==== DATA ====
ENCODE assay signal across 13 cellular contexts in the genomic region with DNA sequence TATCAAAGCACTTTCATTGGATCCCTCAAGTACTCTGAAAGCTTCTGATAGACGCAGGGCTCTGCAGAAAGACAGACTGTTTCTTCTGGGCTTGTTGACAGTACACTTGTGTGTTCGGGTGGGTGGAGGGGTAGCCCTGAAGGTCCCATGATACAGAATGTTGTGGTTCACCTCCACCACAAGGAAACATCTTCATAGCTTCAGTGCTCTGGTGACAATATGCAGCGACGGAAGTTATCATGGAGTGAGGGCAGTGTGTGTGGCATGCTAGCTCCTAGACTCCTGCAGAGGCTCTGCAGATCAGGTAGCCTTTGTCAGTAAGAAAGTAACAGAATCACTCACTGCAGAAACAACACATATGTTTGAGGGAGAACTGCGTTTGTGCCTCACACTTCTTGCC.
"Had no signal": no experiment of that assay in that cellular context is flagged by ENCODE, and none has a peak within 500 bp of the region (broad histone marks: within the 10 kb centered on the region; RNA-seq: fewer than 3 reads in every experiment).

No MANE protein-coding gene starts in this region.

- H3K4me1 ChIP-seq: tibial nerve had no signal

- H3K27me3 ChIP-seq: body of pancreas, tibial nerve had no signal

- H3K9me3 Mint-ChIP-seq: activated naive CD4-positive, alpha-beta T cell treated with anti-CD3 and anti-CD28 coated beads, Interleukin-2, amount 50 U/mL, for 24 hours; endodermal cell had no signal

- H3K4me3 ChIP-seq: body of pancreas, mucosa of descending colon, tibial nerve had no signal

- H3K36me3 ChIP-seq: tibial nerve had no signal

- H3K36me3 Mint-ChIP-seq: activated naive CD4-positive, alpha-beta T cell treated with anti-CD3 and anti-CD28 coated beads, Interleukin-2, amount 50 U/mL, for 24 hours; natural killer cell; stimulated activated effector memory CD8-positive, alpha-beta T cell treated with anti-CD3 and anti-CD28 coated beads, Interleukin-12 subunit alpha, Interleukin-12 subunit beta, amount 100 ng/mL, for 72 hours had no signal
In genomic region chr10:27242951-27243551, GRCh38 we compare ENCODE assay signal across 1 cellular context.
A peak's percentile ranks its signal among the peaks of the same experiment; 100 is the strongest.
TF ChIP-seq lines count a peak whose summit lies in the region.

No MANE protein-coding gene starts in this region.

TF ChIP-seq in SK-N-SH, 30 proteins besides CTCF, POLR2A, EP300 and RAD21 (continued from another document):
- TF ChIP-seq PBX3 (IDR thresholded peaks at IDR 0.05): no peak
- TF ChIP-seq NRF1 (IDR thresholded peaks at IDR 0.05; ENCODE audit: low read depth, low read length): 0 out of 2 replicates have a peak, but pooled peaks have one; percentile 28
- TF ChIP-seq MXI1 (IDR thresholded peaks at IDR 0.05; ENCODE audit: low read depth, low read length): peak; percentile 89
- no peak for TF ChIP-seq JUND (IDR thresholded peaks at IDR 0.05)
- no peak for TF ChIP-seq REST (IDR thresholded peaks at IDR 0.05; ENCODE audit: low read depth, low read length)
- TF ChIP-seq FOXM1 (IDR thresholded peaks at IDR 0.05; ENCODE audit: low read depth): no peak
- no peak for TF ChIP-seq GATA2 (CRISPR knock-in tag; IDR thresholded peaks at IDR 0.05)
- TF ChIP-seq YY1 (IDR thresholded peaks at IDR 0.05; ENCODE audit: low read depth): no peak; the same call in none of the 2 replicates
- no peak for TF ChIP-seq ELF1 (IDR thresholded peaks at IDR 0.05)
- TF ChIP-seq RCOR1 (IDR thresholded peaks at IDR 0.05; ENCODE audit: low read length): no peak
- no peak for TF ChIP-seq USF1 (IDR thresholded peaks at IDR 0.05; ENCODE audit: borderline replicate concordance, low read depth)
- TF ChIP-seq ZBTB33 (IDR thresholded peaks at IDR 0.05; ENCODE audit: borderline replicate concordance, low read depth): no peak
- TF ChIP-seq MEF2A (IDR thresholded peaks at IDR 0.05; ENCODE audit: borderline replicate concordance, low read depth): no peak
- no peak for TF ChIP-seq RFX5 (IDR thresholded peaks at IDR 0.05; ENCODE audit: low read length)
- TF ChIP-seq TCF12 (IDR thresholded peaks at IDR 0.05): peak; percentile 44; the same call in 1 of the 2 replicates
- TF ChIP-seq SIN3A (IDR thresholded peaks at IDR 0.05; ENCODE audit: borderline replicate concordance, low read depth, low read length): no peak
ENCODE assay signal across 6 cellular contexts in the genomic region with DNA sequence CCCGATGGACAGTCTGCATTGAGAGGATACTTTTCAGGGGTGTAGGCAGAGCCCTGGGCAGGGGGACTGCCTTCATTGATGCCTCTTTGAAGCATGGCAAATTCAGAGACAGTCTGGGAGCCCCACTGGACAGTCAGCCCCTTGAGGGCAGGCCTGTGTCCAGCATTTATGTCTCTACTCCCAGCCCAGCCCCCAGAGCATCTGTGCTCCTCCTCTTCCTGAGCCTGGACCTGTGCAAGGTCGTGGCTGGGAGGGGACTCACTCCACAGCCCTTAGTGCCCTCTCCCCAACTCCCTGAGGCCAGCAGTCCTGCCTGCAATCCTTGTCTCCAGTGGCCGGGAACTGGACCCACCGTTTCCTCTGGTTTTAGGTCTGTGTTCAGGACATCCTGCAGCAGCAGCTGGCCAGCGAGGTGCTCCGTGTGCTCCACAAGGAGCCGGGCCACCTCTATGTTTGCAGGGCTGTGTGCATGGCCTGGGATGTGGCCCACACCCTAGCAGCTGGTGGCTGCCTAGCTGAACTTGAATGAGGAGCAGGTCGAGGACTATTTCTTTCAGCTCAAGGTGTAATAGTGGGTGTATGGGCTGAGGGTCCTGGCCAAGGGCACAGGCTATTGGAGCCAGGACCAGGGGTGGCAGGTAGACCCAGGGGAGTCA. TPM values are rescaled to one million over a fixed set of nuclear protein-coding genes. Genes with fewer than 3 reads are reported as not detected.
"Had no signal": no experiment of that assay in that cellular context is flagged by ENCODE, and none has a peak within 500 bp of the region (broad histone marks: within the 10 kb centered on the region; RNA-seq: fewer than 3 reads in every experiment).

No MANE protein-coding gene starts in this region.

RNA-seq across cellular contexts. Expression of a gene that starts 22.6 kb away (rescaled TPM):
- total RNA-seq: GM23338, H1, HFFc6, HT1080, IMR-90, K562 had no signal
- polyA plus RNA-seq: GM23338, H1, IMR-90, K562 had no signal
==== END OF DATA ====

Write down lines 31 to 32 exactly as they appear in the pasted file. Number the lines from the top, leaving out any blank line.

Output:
ENCODE assay signal across 6 cellular contexts in the genomic region with DNA sequence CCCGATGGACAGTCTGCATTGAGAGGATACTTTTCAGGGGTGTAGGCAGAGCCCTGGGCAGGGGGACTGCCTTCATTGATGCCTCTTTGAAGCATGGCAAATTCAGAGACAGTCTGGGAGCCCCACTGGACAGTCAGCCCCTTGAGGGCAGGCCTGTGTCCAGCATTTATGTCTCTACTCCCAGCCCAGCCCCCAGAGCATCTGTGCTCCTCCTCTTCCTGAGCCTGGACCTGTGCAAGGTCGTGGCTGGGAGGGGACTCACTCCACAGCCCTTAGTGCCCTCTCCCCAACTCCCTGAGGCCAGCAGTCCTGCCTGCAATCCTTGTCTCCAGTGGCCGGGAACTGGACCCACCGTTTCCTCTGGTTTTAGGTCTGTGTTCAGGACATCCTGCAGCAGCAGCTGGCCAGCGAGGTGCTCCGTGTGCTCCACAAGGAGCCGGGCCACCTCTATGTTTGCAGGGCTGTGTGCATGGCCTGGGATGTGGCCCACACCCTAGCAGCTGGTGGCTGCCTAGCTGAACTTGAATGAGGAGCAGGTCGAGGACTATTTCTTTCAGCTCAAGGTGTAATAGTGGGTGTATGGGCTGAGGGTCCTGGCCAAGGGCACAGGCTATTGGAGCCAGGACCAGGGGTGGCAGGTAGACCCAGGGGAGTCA. TPM values are rescaled to one million over a fixed set of nuclear protein-coding genes. Genes with fewer than 3 reads are reported as not detected.
"Had no signal": no experiment of that assay in that cellular context is flagged by ENCODE, and none has a peak within 500 bp of the region (broad histone marks: within the 10 kb centered on the region; RNA-seq: fewer than 3 reads in every experiment).